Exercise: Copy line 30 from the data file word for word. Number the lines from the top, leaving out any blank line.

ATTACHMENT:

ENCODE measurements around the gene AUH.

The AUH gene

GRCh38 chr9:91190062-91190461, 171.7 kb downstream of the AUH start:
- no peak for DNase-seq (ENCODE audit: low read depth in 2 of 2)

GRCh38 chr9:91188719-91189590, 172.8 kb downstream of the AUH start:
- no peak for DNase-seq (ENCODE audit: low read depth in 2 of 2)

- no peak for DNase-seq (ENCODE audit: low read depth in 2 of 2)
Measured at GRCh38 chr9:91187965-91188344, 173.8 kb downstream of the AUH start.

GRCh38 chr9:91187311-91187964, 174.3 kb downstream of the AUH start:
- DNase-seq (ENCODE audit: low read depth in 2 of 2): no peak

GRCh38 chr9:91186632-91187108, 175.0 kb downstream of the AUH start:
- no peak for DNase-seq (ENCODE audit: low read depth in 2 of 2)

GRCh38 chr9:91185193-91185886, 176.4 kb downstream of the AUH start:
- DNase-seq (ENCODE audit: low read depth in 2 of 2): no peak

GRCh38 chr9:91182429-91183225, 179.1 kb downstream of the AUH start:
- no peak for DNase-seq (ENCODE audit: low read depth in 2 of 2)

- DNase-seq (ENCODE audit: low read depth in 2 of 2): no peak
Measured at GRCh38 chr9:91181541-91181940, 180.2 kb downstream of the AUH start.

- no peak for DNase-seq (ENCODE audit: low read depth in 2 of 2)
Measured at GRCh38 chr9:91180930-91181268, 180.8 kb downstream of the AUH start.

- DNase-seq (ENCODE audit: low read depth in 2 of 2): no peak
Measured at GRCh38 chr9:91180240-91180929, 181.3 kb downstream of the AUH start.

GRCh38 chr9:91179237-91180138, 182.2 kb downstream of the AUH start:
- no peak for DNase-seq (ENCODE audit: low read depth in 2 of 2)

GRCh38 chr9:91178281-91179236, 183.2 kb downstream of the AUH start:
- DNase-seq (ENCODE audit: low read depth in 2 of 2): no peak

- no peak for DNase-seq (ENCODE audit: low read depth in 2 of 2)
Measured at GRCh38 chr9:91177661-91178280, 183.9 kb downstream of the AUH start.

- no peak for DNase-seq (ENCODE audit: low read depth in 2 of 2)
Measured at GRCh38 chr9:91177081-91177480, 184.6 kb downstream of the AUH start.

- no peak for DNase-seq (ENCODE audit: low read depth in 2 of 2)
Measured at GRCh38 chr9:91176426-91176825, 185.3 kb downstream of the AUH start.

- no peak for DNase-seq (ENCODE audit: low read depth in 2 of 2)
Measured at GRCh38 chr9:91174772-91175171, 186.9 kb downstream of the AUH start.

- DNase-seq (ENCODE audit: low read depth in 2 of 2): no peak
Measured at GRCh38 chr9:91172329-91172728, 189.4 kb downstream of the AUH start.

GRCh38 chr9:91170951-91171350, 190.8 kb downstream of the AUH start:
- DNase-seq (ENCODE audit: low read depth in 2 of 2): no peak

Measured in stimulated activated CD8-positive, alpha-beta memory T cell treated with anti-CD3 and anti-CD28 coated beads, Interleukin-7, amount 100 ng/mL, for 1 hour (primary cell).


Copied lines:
Measured at GRCh38 chr9:91177081-91177480, 184.6 kb downstream of the AUH start.